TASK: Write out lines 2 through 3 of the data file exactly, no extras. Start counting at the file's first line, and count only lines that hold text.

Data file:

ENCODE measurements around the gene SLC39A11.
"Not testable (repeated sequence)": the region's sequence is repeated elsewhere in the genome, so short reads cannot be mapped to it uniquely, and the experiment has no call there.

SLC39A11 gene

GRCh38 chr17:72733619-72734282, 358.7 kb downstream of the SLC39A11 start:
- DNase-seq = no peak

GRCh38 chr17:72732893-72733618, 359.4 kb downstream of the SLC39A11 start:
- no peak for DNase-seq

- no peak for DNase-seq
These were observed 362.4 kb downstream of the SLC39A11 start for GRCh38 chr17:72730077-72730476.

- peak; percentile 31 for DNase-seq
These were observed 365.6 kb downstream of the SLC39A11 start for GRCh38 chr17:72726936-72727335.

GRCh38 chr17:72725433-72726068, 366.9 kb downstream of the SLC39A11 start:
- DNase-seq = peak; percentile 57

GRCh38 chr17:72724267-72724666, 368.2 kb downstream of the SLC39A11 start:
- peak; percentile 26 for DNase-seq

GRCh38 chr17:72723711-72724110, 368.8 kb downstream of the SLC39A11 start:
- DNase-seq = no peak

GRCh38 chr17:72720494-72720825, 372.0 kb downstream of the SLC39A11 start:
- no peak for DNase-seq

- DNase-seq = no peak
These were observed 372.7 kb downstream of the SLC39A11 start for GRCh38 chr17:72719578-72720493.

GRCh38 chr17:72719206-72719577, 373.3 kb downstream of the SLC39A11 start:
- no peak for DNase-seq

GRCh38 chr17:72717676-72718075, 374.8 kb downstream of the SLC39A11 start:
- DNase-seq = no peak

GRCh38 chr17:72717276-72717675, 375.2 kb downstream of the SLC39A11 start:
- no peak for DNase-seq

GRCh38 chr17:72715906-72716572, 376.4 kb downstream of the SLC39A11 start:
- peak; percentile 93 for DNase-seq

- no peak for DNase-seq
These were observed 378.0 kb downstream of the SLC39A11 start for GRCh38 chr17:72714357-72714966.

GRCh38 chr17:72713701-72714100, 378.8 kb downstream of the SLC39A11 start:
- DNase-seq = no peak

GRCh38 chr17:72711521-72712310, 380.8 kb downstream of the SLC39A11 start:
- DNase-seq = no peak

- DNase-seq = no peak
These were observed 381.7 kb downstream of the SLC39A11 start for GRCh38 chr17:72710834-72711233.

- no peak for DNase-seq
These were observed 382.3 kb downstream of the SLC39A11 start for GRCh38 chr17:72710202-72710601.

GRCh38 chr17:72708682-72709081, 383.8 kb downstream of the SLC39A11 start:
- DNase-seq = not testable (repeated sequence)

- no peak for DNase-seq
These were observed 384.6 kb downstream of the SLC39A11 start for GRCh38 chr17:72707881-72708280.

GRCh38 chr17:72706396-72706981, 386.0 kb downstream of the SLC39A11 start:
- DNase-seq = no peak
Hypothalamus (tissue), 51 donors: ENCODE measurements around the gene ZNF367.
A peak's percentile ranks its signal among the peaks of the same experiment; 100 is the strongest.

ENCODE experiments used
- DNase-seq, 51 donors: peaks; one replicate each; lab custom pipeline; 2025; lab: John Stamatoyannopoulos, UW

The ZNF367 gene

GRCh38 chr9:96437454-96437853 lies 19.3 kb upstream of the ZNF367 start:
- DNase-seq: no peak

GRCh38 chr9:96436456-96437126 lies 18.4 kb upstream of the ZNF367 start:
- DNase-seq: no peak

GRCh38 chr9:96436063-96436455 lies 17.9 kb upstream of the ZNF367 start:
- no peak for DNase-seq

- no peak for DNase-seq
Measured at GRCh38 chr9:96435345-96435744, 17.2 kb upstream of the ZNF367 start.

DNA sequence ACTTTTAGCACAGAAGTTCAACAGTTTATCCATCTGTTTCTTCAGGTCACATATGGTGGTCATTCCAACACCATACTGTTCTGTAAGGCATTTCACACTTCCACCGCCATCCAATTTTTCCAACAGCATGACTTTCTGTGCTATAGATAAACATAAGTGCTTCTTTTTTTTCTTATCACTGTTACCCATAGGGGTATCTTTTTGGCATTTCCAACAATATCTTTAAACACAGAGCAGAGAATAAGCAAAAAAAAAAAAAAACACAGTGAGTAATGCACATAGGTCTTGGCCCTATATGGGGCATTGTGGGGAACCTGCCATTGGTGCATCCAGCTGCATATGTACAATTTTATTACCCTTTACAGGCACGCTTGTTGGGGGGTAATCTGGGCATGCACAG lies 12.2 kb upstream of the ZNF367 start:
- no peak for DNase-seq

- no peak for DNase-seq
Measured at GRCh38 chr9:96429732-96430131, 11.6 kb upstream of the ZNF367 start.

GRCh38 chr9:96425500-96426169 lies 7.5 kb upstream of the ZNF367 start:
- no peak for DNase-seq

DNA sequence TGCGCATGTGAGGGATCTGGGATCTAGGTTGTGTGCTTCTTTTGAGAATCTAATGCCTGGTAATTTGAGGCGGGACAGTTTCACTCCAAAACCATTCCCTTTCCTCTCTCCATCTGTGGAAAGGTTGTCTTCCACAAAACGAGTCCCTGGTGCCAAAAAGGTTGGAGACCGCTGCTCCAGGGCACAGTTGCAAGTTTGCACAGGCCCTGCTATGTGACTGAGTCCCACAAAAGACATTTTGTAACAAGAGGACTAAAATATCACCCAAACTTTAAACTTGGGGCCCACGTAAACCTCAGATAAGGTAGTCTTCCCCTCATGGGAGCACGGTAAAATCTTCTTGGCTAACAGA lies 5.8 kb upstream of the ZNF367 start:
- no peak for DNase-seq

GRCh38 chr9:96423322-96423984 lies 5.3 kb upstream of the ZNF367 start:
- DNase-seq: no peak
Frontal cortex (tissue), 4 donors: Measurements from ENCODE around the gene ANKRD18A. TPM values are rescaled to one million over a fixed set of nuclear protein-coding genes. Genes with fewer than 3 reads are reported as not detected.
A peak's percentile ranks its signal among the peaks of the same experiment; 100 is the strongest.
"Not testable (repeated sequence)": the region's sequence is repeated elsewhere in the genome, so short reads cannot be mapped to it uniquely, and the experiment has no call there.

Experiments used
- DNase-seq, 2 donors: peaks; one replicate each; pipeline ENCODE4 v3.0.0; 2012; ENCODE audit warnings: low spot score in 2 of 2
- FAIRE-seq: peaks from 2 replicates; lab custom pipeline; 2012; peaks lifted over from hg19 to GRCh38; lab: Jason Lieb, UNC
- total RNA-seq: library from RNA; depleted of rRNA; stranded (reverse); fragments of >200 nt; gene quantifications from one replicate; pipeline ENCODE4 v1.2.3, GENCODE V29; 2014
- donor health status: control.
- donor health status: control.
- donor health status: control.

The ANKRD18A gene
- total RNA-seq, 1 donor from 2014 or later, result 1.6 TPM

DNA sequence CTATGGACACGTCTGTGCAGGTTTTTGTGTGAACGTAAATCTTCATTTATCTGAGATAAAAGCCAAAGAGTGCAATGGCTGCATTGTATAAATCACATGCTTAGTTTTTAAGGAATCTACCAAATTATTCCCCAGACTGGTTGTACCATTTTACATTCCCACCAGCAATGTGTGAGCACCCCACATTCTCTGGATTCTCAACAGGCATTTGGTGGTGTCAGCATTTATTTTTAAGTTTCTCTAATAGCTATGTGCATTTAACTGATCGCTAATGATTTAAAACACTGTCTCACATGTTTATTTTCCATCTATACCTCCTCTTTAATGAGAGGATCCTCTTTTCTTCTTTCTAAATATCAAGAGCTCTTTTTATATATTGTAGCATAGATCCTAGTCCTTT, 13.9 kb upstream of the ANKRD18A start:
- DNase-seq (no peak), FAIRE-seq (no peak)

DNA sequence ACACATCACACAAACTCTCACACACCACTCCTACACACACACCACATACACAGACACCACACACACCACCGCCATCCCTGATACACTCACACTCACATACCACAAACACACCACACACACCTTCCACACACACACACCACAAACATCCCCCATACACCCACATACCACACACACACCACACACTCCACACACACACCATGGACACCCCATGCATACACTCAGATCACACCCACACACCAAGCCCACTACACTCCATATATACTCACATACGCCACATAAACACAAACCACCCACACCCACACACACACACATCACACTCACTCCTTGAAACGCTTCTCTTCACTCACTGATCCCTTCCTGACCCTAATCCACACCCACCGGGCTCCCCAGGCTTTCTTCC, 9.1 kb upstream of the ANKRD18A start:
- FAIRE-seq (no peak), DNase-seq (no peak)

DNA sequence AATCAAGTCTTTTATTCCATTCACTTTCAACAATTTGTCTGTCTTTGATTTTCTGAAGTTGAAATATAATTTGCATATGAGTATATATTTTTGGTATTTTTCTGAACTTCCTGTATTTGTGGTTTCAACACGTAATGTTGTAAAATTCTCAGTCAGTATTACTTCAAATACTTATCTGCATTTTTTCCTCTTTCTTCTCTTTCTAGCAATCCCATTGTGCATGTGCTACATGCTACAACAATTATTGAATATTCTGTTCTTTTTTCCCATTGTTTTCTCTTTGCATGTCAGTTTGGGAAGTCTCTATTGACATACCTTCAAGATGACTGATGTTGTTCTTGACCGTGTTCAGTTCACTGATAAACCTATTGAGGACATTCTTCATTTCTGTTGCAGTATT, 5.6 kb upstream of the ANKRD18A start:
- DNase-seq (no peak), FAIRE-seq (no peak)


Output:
"Not testable (repeated sequence)": the region's sequence is repeated elsewhere in the genome, so short reads cannot be mapped to it uniquely, and the experiment has no call there.

SLC39A11 gene